The growing epidemic of addiction to prescription opioid painkillers is no secret. The problem has been attracting attention at the national and state levels for some time. President Barack Obama declared this week Prescription Opioid and Heroin Epidemic Awareness Week and is calling on Congress to increase funding to treat people with opioid addiction.

Just in time for this week, The Associated Press and the Center for Public Integrity published a two-part series, carried in the Mail Tribune, detailing the effects of millions in lobbying dollars spent by the pharmaceutical industry and pain-management advocacy groups to resist new controls on prescribing the powerfully addicting drugs.

The scope of the problem is not in dispute. Since 1999, overdose deaths from opioids has nearly quadrupled. That category includes narcotic pain-relieving prescription drugs, heroin and fentanyl.

Obama continues to call on Congress to appropriate $1.1 billion to expand access to treatment for opioid use disorder — the psychiatric term for any two of a variety of behaviors including overusing opioid medications, taking more than was prescribed, trying and failing to curtail use and developing a tolerance for the drug, among others.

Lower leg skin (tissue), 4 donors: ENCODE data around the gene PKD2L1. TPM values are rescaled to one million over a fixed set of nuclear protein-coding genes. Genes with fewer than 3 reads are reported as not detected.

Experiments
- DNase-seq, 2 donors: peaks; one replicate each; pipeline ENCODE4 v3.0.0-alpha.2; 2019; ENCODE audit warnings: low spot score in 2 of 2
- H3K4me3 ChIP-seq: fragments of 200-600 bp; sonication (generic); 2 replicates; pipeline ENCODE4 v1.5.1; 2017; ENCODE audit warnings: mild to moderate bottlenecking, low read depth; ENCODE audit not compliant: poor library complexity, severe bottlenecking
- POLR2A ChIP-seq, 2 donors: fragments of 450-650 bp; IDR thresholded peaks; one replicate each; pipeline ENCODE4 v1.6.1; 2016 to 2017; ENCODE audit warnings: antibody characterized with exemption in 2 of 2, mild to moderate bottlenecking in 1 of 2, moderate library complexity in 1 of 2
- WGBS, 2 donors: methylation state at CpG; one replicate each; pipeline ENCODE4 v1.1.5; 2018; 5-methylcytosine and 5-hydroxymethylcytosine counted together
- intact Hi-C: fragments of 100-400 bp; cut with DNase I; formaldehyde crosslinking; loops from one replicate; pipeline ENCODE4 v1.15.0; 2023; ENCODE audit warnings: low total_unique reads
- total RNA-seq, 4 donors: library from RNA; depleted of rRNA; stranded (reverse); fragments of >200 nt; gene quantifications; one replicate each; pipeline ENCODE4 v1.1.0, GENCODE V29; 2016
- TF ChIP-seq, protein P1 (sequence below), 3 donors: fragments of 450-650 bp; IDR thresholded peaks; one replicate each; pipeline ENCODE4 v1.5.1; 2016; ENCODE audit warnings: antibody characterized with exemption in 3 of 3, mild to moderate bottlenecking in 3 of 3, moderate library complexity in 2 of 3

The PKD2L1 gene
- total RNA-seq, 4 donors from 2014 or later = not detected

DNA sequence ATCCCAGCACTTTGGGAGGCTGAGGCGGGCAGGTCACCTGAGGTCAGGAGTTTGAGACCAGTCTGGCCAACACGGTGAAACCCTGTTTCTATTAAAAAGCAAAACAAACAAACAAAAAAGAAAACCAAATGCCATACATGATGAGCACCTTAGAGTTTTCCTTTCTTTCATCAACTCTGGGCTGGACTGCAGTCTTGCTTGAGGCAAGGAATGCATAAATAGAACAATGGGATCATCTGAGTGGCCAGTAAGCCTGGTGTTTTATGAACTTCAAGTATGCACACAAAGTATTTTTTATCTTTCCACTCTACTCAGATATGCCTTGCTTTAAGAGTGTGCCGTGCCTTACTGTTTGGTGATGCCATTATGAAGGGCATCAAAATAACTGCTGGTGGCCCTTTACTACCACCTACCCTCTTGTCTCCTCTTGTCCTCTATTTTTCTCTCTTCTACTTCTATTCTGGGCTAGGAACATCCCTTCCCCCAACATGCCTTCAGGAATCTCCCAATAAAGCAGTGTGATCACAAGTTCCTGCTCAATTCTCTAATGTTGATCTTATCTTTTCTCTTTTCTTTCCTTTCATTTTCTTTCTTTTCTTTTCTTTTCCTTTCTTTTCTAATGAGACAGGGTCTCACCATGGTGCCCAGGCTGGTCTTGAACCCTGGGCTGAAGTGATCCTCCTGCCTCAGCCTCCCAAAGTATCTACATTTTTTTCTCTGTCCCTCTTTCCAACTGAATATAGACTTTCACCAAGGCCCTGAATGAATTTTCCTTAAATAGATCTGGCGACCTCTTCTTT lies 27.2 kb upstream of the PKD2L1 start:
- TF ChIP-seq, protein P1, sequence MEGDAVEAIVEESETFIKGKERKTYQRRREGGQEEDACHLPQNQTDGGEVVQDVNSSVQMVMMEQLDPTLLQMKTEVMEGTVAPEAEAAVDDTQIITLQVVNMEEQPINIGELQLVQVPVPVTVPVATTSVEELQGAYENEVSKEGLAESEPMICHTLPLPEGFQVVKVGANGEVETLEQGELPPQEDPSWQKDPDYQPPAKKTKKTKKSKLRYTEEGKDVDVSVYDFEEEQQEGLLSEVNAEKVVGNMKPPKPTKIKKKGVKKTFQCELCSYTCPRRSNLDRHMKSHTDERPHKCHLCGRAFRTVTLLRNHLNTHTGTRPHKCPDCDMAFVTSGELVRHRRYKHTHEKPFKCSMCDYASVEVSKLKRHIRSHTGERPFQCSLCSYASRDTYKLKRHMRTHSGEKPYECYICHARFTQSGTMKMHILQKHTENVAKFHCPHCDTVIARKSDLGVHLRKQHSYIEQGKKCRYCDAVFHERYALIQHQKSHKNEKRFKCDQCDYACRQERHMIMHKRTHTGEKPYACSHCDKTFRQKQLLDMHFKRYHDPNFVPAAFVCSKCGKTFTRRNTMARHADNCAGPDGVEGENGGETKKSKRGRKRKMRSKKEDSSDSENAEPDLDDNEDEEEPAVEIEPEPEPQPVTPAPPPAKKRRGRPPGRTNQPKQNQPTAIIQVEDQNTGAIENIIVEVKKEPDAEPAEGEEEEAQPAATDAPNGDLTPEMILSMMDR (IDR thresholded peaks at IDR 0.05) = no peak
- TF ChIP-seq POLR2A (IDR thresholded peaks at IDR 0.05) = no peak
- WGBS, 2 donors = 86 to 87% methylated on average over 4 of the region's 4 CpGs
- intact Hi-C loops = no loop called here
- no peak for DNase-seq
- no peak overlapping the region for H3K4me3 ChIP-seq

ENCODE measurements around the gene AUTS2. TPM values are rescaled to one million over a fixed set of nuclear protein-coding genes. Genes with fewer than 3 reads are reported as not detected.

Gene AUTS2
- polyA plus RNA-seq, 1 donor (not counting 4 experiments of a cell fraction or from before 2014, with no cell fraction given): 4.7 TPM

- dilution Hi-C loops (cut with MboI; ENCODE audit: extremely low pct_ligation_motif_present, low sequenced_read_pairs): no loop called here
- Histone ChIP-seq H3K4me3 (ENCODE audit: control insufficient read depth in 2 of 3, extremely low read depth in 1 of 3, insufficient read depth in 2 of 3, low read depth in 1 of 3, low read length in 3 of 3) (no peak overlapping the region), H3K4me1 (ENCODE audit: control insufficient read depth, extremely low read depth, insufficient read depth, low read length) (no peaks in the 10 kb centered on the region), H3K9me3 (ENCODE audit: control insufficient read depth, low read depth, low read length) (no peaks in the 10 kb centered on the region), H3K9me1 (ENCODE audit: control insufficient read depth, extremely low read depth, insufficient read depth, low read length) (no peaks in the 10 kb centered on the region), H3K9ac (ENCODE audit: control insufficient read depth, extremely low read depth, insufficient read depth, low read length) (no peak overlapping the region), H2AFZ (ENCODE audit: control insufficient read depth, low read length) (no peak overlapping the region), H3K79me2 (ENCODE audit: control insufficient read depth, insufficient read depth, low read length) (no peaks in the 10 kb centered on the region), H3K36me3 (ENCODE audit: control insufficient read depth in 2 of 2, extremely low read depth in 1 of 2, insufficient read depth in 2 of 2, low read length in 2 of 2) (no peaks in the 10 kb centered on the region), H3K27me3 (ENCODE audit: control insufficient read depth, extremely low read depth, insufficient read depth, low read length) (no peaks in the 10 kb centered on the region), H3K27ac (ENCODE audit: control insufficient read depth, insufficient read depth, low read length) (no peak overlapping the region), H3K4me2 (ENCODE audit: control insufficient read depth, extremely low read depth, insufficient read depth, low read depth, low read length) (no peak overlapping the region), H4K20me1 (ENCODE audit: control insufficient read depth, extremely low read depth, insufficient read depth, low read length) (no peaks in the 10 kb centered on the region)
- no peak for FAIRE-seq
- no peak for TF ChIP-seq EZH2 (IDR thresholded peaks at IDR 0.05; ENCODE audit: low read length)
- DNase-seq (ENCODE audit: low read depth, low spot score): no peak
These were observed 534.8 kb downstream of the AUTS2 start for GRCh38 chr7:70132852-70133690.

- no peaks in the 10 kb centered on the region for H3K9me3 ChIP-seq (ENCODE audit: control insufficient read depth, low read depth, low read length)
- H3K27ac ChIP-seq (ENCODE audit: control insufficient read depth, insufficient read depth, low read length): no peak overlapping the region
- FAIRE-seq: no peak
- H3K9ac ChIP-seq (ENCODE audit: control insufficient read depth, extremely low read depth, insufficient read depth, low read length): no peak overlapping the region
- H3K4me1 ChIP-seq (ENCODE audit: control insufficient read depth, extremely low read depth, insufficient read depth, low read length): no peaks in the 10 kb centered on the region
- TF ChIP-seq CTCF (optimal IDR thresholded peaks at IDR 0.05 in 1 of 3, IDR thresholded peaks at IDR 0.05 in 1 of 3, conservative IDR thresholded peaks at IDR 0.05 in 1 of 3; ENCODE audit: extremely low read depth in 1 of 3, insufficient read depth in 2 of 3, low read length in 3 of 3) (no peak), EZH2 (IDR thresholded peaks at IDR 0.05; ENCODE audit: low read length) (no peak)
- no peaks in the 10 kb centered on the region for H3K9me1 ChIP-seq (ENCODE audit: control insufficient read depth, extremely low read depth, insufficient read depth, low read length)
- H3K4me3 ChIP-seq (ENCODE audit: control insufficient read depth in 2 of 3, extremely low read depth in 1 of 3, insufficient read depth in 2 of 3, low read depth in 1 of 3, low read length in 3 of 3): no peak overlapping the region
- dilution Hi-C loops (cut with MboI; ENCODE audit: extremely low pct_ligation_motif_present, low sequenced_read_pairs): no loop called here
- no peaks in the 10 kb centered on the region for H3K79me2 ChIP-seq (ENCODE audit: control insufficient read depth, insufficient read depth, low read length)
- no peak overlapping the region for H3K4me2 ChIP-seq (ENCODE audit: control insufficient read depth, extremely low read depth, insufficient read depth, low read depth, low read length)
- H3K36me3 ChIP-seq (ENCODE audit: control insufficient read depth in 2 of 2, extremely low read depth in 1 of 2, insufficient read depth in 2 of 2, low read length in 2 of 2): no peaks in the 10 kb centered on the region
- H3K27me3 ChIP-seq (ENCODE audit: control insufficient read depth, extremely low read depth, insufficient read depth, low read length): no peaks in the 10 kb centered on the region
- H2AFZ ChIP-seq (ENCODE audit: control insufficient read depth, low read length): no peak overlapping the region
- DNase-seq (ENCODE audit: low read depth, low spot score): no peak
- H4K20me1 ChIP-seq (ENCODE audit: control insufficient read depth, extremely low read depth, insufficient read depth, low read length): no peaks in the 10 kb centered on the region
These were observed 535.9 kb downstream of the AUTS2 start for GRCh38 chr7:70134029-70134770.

Meanwhile, drug makers and their allies have spent $880 million in the past decade on campaign contributions and lobbying to promote the idea that opioids improve the quality of life for millions of Americans suffering from chronic pain. In Oregon, where 3.14 million prescriptions for opioid pain medications were issued in 2015, the Pain Care Forum, a lobbying group of drug manufacturers and their allies, spent $1.15 million from 2006 to 2015. During that same period, opioid overdose deaths in the state rose 8 percent.

Oregon lawmakers passed a bill this year that allows pharmacists to dispense Narcan, which counteracts the effects of opioid overdose. The new law also gives emergency room physicians direct access to the Prescription Drug Monitoring Program database.

Those are positive steps, but more needs to be done to prevent patients from becoming addicted in the first place. Maybe the drug manufacturers should put their lobbying millions behind those efforts, rather than resisting real solutions.